For the social media giants, a new opportunity to double down on methods of social control came from the rise of the Russiagate conspiracy, promulgated by a growing corporate media-Democratic Party-intelligence community rallying cry that Donald Trumpâs 2016 election victory was the work of Russian meddling rather than the United Statesâ outdated Electoral College system that was created as a progressive roadblock by the countryâs founders.
The opening shot of this information war was the accusation by U.S. intelligence that hacker Guccifer 2.0 had worked on behalf of Russia to hack the Democratic National Committeeâs servers and stealÂ damning emailsÂ exposing the corrupt inner workings of the DNCÂ âÂ particularly how it cooked the books for Hillary Clinton in the primary raceÂ âÂ to whom the DNC had become deeply financiallyÂ indebted. When the emails were published by WikiLeaks in the summer and fall of 2016, U.S. intelligence claimed the site was also controlled by the Kremlin.
Further fuel for the Russiagate fire came in the form of accusations that the St. Petersburg-based Internet Research Agency (IRA) had flooded U.S. social media with trolls, sinking hundreds of thousands of dollars into advertisements intended to sway voters toward Trump and away from Clinton, as well as more generally sow social chaos by promoting discussion of divisive topics such as racial, gender, and class inequalities.
Popular pressure on social media companies to prune usersâ news feeds grew dramatically in the wake of the 2016 U.S. presidential election. In January 2017, aÂ reportÂ supposedly based on the conclusions of 17 intelligence agencies, but in reality, drafted almost exclusively by the fiercely anti-Trump CIA, presented the narrative of a âRussian influence campaign,â setting the stage for vetting the veracity of newsfeed information based on standards set out by the security state.
A year later, the Pentagon and White House announced a shift in global strategy towardÂ âgreat power competitionâ with Russia and China, saying that âInter-state strategic competition, not terrorism, is now the primary concern in US national security.â
Facebook first outlined their response in an April 2017Â white paperÂ on combating âfalse news,â recognizing that bots and spam accounts could spread a particular narrative quickly across the platform. The white paper didnât mention any countries, and Facebook initially denied that a Russian influence operation had taken place, but soon the social media giant stepped into line with the intelligence community by claiming later that year to have uncovered proof that a relative handful of ads bought with Russian rubles had tipped the scales in favor of Trump.
âSocial media trolls,â and the âdisinformation campaignsâ they ostensibly waged, soon became the generalized tocsin for widening control over social media news feeds. The intelligence community, which has formed an anti-Trump faction of the U.S. security state, warned against future attempts to influence elections in 2018 and 2020 â attacks that have never materialized.
The irony was that some of the gamekeepers were already poaching, with cybersecurity firm New Knowledge launching a far more potent troll campaign in Alabamaâs 2017 special election, which it then sought to blame on Russian actors.
New knowledge, old tactics
A key December 2018Â reportÂ that claimed to lay out the âtactics & tropesâ of the IRA, and blasted Facebook and Google for their lack of cooperation with the Russiagate probe, was prepared by New Knowledge, a cybersecurity companyÂ revealedÂ just weeks later to have helped orchestrate massive election meddling in Alabamaâs 2017 special election.Â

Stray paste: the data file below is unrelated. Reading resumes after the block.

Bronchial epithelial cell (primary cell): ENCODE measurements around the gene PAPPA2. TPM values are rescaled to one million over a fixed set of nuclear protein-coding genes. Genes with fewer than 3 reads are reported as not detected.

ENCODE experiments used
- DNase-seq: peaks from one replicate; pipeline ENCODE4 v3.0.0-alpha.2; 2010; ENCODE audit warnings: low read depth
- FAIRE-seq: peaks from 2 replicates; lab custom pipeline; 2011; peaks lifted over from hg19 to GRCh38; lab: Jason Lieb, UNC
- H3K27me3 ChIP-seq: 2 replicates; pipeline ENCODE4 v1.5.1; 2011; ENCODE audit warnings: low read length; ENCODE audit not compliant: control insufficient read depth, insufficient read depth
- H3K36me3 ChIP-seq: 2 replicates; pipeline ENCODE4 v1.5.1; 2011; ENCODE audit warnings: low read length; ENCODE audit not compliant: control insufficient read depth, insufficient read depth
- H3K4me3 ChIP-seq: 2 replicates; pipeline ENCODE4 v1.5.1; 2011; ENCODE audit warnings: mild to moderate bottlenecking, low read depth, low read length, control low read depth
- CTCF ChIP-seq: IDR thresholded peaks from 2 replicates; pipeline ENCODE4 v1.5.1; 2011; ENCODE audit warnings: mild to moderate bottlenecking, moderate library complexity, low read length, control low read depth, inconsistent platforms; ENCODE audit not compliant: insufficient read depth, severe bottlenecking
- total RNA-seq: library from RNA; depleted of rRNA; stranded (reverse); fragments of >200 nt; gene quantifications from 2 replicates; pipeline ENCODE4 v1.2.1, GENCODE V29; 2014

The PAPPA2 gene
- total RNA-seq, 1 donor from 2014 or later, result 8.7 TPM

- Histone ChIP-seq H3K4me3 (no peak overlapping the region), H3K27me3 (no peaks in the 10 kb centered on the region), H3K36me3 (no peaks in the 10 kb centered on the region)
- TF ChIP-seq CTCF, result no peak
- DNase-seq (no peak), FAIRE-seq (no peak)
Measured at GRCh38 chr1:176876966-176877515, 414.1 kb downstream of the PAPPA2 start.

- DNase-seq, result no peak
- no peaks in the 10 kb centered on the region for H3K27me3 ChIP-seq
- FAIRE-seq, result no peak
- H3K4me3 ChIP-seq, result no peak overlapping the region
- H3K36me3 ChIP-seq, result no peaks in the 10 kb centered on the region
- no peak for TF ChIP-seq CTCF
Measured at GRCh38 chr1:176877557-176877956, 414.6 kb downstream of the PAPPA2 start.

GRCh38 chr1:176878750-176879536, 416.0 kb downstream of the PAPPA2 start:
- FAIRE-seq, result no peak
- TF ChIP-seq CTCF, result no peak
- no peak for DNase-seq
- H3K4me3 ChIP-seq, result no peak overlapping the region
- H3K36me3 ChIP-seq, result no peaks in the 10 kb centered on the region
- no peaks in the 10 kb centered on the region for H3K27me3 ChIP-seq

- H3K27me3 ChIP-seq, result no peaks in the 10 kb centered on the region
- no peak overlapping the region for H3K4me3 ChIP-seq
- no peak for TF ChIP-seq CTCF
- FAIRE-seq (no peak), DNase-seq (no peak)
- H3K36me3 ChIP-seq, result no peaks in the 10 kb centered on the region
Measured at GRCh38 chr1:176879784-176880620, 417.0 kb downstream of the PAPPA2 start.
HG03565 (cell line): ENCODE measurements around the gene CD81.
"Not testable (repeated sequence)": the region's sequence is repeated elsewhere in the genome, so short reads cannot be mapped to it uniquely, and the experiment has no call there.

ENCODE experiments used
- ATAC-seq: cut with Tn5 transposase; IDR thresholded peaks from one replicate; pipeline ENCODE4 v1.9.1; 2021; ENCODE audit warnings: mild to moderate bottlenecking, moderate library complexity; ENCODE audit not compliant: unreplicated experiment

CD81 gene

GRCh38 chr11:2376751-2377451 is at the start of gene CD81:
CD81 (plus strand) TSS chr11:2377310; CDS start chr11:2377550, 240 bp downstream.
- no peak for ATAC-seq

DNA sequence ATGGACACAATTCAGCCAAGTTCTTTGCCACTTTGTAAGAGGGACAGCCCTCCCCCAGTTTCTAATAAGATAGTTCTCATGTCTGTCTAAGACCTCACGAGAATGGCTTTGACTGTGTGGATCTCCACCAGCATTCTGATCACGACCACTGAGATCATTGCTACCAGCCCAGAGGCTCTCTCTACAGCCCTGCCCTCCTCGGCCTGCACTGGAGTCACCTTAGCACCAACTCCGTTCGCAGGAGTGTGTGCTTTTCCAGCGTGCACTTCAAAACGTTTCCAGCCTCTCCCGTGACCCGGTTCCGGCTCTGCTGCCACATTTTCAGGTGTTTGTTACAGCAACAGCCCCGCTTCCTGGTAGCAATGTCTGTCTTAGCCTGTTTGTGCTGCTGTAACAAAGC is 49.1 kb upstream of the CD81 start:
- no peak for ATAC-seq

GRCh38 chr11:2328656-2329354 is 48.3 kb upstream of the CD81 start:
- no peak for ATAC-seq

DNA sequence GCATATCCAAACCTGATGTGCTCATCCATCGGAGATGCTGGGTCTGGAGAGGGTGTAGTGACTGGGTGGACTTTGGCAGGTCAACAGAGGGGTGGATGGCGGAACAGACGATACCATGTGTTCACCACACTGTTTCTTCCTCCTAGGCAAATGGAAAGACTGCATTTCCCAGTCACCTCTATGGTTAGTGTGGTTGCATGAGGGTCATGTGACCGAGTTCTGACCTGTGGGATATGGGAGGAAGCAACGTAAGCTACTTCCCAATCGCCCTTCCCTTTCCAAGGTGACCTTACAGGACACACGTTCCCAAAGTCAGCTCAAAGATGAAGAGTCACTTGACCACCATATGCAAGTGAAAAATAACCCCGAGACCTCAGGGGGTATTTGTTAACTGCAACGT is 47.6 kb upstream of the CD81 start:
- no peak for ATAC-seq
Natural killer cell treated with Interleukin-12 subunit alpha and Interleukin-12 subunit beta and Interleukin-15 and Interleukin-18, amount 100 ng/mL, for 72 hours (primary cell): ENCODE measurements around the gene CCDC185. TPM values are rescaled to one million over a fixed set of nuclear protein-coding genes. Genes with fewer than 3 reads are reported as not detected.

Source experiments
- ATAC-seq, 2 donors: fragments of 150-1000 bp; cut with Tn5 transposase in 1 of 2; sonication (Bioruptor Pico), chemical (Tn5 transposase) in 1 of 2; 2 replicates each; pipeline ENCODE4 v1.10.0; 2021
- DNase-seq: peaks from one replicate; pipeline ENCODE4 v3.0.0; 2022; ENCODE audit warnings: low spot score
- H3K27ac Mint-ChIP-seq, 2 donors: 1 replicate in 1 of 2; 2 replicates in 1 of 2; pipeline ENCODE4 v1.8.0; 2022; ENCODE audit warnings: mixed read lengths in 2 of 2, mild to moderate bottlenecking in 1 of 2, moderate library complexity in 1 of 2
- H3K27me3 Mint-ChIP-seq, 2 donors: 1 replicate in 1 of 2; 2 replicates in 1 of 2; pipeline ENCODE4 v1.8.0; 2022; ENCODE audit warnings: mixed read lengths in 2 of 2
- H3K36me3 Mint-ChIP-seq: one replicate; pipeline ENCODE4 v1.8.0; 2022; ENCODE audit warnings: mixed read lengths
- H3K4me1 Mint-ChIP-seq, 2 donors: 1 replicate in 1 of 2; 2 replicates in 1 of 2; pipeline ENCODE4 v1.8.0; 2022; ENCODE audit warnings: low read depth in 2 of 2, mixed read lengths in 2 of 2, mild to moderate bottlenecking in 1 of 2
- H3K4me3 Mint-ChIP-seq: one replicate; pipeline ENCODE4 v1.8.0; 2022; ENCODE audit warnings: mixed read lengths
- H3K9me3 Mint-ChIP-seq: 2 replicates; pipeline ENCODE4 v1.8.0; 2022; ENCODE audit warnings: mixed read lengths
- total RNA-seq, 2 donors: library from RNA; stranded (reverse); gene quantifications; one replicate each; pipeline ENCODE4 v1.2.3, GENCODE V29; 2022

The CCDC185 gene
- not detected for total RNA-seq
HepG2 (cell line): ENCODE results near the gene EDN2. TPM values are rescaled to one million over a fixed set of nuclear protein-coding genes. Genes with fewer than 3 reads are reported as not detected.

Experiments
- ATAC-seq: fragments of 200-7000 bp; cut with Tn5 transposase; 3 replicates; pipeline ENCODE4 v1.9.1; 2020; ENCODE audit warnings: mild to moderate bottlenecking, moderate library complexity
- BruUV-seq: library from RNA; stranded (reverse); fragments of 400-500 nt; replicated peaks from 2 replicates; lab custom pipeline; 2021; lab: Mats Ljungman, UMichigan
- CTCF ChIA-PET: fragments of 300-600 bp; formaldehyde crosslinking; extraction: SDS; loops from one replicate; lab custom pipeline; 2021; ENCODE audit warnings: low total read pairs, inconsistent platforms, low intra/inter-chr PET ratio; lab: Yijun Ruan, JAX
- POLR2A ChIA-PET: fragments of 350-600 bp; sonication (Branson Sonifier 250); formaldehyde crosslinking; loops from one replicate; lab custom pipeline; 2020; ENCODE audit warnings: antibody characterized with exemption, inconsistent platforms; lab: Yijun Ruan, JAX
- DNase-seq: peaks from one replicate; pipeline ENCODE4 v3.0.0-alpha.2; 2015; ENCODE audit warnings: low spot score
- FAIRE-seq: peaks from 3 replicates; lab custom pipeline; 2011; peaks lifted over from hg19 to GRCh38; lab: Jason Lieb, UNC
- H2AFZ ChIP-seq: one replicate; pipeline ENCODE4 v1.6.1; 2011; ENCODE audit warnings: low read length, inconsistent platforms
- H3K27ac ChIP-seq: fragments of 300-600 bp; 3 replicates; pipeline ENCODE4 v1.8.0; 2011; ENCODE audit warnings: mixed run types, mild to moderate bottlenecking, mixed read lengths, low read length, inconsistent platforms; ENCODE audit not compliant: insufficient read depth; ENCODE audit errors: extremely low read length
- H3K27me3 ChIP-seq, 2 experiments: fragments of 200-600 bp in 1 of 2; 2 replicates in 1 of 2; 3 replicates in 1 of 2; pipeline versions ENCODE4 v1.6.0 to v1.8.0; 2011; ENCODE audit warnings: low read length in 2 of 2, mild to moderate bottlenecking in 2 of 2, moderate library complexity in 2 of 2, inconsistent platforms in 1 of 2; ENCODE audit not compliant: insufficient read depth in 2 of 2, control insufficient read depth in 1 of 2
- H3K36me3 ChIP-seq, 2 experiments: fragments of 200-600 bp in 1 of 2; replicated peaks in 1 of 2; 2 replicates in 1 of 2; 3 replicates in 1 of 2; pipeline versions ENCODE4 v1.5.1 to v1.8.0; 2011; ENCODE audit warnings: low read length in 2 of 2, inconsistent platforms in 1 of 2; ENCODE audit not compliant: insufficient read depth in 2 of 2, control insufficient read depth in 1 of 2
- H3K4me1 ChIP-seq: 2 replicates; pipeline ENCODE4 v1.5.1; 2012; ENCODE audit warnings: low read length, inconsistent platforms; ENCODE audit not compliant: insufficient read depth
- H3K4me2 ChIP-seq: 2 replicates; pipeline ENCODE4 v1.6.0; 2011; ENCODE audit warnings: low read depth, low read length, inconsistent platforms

Facebook suspended the account of New Knowledge CEO Jonathon Morgan, who is also a former special adviser to the State Department, for having directed a crew of political functionaries who pushed story after fake news story, even posing as Alabama Republicans in order to tarnish their image, all in an effort to convince voters not to vote for Republican candidate and slavery and pedophilia defender Roy Moore.
In three weeksâ time, New KnowledgeÂ spentÂ the same amount of money on ads that the IRA was supposed to have spent during several years of the U.S. presidential campaign: $100,000. Then on top of it all, New Knowledge turned around and tried to cover their tracks byÂ paintingÂ the disinformation op as the work of âRussian trolls.â
Fast forward to August 2018: along with other social media platforms with whom it shares tips and information, Facebook has begun targeting voices from, and in defense of, nations targeted by the U.S. State Department for regime change. However, itâs not just Russians any more: some of the voices silenced in the semi-regular sweeping round of bans includeÂ Cubans, Venezuelans, Iranians, and Chinese as well. Frequently, these bans coincide with elections in the U.S., though Facebook typically avoids citing election interference in its press releases, giving the media free reign to speculate.
Standard fare is for tips on âinauthentic contentâ to come from one of two places: the Atlantic Councilâs Digital Forensic Research Lab (DFRL) or cybersecurity firm FireEye. These firms are anything but impartial and independent.
The first such tip came in August 2018 in a report by FireEye on Iranian and Russian âcoordinated inauthentic behavior,âÂ according toÂ Nathaniel Gleicher, Facebookâs tsar of Cybersecurity Policy and former neocon think tanker. FireEyeÂ expressedÂ âmoderate confidenceâ in its findings, withÂ TechCrunchÂ notingÂ at the time that âthe Iranian networks were not alleged to be necessarily the product of state-backed operations, but of course the implication is there and not at all unreasonable.â
The U.S. State Departmentâs Iran Action Group later cited the Facebook and Twitter takedowns in a September 2018Â reportÂ titled âOutlaw Regime: A Chronicle of Iranâs Destructive Activities,â in which it attempted to lay out the ideological groundwork for its present offensive against Iran. Curiously, the State Departmentâs report didnât mention FireEyeâs report.